Not much has changed since birth of Steelers Nation

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For the past two weeks, members of Steelers Nation have put aside the unending economic gloom pervading their lives, permitting visions of Super Bowl glory to dance in their heads.

Transforming 60 minutes of football into a two-week orgy of crass commercialism and stupid media tricks may or may not be what the National Football League's guiding lights had in mind. But given the Super Bowl's growth, it is appropriate to consider how much things have changed for Steelers fans over the years, for those who remain within the confines of Ground Zero as well as those who have concluded Pittsburgh is best appreciated from a safe distance.

An appropriate mile marker for this assessment is Jan. 12, 1975, the dawn of Steelers Nation. The Steelers' first Super Bowl appearance occurred in simpler times, as evidenced by the $299 per person Super Bowl package advertised in The Pittsburgh Press. It included airfare to New Orleans, ground transportation, a hotel room and a ticket.

But judging from headlines of the day, the economy hasn't changed all that much since then.

"Recession becoming worst since 1945" screamed the top headline in the Jan. 6, 1975, Press. A few days earlier, the paper chronicled Wall Street's worst year since 1937: a 28 percent drop in the Dow Jones Industrial Average. The U.S. unemployment rate was at a 13-year high of 7.1 percent after 1.1 million Americans lost their jobs the previous two months. The jobless rate in the Pittsburgh region was 6.3 percent.

"This is an economic emergency for America. There must be action at once," AFL-CIO President George Meany said in a United Press International report.

Then, as now, consensus was lacking on what to do about the two-front war on inflation and recession.

Some of the confusion was caused by inept economists whose accuracy "has been as lamentably poor as the news itself," Associated Press analyst John Cunniff wrote in a story the Post-Gazette carried the day before Super Bowl IX. Mr. Cunniff cited a mid-1974 forecast by the National Association of Business Economists: "The slide in economic activity has just about ended and a mild upturn should be underway by yearend or soon thereafter."

Just below an urgent bulletin about Steelers defensive end Dwight White being sent back to the hospital for a viral infection and pleurisy was a UPI story about President Gerald Ford considering a tax cut that would put $445 into the pockets of average Americans. Compare that with the $500 per person, $1,000 per family tax credit President Barack Obama is proposing.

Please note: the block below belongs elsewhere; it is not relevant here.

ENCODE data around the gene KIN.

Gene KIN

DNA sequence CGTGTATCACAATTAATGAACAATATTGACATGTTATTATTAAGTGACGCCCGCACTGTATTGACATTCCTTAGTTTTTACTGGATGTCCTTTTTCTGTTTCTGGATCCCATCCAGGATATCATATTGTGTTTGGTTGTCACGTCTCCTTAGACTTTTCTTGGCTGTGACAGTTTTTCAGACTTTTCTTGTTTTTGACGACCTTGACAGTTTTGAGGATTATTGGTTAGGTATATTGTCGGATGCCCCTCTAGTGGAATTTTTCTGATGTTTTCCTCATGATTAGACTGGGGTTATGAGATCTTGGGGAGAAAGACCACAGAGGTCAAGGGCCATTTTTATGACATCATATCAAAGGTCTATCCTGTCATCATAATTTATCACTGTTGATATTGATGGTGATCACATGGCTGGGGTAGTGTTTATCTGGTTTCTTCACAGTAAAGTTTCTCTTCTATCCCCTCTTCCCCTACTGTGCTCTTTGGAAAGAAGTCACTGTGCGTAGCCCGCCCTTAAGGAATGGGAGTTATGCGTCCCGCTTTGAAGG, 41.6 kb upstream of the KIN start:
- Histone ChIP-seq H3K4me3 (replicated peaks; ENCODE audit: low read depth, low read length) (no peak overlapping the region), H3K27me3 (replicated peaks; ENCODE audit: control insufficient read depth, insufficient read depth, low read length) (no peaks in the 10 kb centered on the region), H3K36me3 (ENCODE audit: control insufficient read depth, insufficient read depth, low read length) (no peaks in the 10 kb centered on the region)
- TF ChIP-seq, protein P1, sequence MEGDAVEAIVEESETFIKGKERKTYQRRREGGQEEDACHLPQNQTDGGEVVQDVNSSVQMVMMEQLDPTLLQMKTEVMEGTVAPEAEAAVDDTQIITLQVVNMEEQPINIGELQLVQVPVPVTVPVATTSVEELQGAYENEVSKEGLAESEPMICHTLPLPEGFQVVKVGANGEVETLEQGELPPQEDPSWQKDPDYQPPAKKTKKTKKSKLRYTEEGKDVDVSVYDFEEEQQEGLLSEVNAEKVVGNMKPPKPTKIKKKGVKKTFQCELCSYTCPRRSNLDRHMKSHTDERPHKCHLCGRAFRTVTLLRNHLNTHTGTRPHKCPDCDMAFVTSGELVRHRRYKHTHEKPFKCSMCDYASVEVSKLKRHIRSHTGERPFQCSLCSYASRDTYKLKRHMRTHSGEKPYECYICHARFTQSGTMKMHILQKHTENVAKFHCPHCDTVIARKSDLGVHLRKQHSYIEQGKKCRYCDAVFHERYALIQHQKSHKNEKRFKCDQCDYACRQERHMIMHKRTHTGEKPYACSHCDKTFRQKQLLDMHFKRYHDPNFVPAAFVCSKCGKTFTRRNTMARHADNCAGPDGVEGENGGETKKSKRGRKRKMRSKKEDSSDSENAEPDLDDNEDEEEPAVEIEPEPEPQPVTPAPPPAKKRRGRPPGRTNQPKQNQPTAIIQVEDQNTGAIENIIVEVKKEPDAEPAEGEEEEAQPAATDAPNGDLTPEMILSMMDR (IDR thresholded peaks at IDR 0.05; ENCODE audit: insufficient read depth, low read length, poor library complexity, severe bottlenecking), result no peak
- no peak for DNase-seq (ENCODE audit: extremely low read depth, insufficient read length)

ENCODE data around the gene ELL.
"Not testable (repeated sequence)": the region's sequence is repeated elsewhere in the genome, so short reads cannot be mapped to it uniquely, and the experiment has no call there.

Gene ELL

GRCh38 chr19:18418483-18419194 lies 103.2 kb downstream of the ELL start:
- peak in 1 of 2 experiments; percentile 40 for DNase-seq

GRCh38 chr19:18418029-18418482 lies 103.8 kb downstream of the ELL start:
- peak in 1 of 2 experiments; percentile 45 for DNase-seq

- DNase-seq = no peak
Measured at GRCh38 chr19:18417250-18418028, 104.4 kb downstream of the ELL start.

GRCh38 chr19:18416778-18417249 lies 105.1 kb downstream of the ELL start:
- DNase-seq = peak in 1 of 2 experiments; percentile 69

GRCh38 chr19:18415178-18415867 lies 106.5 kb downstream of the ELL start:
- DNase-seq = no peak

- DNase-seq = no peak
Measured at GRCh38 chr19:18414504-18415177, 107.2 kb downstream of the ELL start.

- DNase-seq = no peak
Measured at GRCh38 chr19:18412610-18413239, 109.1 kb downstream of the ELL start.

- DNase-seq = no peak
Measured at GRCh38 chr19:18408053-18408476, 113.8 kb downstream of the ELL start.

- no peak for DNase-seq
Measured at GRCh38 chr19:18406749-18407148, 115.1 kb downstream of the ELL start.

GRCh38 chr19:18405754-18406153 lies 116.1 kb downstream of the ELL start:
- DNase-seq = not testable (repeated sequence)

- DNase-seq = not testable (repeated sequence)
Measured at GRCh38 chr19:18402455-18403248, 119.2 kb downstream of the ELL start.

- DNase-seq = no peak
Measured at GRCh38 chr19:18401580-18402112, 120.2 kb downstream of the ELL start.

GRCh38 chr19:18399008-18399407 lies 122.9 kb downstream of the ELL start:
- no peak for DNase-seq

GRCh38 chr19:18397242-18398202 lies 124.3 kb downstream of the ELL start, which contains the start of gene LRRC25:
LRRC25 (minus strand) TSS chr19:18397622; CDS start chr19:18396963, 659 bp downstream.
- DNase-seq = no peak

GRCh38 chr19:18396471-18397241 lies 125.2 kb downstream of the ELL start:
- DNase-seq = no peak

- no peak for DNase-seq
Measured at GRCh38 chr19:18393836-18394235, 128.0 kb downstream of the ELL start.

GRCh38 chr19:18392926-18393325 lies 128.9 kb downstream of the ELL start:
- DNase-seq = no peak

A column by Jane Bryant Quinn questioned the stimulative powers of tax cuts. She quoted pollster Albert Sindlinger, who believed Americans were shopped out after attempting to outrun inflation by purchasing big ticket items.

"All over America, houses are standing vacant because parents have had to move in with children or children haven't been able to afford to leave home ... and it's going to get worse, even with a tax cut," Mr. Sindlinger warned.

Then, as now, Detroit's Big Three were in trouble. UPI reported that Ford was idling 17 of its 23 U.S. assembly plants the week after Super Bowl IX, putting more than half its work force on the unemployment line. "Where do we get all of this scare talk about the auto companies going out of business?" asked syndicated columnist Carl Rowan, who feared the inexorable tide of gloomy headlines "will become a self-fulfilling prophecy."

Mellon Bank senior economist Norman Robert felt the same. "The black mood seems all out of proportion to the realities of the situation," he told the PG. "The U.S. economy is still enormously strong."

Carnegie Mellon Professor Stanley W. Angrist also was upbeat. "In my judgment, the worst of this inflationary bout has passed -- and the patient will live," he wrote in a PG story the day before the Steelers beat the Minnesota Vikings. Adjacent to his prediction was a story about banks lowering their prime rate to 10 percent.

The next day, the Steelers began a run of winning four Super Bowls in six seasons. Their unprecedented performance gave birth to a new nation, conceived in black and gold and based on the proposition that "One for the Thumb" was Job 1.

In that time period, the prime rate climbed to 20 percent. It took a few more years for the U.S. jobless rate to peak at 10.8 percent in November 1982. Unemployment in the Pittsburgh region topped out two months later at 17.1 percent. By then, U.S. Steel's thinking had changed from the opinion Homestead Works Superintendent Fred R. Smith Jr. expressed in the Jan. 8, 1975, edition of the PG: "There will always be a Homestead Works ..."

In tough times, everyone needs something to sustain them -- "distract them" seems more appropriate for the denizens of Steelers Nation who pay taxes to live here. Unlike the growing number of Steelers fans relocating to more vibrant economies, obsessing on the Steelers takes their minds off the local state of affairs. If things were better here, Pittsburgh Mayor Luke Ravenstahl would have better things to do than considering whether to challenge the U.S. Census Bureau on whether Toledo is bigger than Pittsburgh.

Karl Marx was wrong. Religion isn't the opiate of the masses. The Steelers are.

Len Boselovic can be reached at or 412-263-1941.


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